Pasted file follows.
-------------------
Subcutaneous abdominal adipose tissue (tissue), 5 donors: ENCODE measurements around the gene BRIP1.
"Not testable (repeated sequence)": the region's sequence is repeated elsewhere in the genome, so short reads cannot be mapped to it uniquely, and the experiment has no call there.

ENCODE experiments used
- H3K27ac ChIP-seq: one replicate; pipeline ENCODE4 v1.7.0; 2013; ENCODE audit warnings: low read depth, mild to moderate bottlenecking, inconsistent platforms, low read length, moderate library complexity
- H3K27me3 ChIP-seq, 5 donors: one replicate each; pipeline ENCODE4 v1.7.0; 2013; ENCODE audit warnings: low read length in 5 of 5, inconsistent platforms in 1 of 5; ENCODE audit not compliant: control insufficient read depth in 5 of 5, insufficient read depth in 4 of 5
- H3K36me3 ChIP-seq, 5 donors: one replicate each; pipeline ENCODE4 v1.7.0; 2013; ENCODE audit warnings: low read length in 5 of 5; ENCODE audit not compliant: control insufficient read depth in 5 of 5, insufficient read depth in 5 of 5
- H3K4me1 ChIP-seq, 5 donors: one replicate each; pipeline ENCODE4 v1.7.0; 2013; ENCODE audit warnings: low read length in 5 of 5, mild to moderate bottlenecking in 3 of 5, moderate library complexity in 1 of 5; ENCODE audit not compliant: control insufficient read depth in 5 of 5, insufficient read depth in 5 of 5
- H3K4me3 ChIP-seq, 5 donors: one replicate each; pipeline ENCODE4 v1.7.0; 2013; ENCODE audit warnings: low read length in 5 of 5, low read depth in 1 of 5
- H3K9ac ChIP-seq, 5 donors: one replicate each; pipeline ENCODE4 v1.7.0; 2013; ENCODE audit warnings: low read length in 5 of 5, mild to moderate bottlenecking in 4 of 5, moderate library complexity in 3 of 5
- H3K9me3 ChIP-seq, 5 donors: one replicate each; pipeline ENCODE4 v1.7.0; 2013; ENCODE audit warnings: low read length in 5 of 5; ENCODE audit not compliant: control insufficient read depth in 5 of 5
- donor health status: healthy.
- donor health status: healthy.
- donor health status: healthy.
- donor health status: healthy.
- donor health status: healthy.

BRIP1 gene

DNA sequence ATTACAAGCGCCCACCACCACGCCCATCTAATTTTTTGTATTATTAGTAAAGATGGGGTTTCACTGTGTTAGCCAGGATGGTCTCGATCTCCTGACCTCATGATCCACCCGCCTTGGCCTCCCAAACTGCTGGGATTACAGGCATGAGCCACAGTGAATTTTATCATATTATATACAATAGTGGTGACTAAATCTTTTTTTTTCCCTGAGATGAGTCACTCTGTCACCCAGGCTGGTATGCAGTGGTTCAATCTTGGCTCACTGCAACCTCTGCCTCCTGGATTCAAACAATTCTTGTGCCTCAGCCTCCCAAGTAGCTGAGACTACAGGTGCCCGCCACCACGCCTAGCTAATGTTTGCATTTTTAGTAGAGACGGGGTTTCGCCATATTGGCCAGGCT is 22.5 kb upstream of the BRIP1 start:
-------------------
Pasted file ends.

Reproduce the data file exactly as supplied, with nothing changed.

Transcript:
Subcutaneous abdominal adipose tissue (tissue), 5 donors: ENCODE measurements around the gene BRIP1.
"Not testable (repeated sequence)": the region's sequence is repeated elsewhere in the genome, so short reads cannot be mapped to it uniquely, and the experiment has no call there.

ENCODE experiments used
- H3K27ac ChIP-seq: one replicate; pipeline ENCODE4 v1.7.0; 2013; ENCODE audit warnings: low read depth, mild to moderate bottlenecking, inconsistent platforms, low read length, moderate library complexity
- H3K27me3 ChIP-seq, 5 donors: one replicate each; pipeline ENCODE4 v1.7.0; 2013; ENCODE audit warnings: low read length in 5 of 5, inconsistent platforms in 1 of 5; ENCODE audit not compliant: control insufficient read depth in 5 of 5, insufficient read depth in 4 of 5
- H3K36me3 ChIP-seq, 5 donors: one replicate each; pipeline ENCODE4 v1.7.0; 2013; ENCODE audit warnings: low read length in 5 of 5; ENCODE audit not compliant: control insufficient read depth in 5 of 5, insufficient read depth in 5 of 5
- H3K4me1 ChIP-seq, 5 donors: one replicate each; pipeline ENCODE4 v1.7.0; 2013; ENCODE audit warnings: low read length in 5 of 5, mild to moderate bottlenecking in 3 of 5, moderate library complexity in 1 of 5; ENCODE audit not compliant: control insufficient read depth in 5 of 5, insufficient read depth in 5 of 5
- H3K4me3 ChIP-seq, 5 donors: one replicate each; pipeline ENCODE4 v1.7.0; 2013; ENCODE audit warnings: low read length in 5 of 5, low read depth in 1 of 5
- H3K9ac ChIP-seq, 5 donors: one replicate each; pipeline ENCODE4 v1.7.0; 2013; ENCODE audit warnings: low read length in 5 of 5, mild to moderate bottlenecking in 4 of 5, moderate library complexity in 3 of 5
- H3K9me3 ChIP-seq, 5 donors: one replicate each; pipeline ENCODE4 v1.7.0; 2013; ENCODE audit warnings: low read length in 5 of 5; ENCODE audit not compliant: control insufficient read depth in 5 of 5
- donor health status: healthy.
- donor health status: healthy.
- donor health status: healthy.
- donor health status: healthy.
- donor health status: healthy.

BRIP1 gene

DNA sequence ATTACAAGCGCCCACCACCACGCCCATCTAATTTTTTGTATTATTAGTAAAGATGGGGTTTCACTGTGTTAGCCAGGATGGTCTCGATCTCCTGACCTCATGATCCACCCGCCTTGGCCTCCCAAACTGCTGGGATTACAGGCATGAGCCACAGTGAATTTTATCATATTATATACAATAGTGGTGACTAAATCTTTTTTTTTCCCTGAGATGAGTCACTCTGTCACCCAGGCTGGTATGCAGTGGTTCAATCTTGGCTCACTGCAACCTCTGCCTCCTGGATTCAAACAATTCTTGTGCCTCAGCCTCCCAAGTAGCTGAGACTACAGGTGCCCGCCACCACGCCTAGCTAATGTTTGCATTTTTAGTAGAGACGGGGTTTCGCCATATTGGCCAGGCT is 22.5 kb upstream of the BRIP1 start: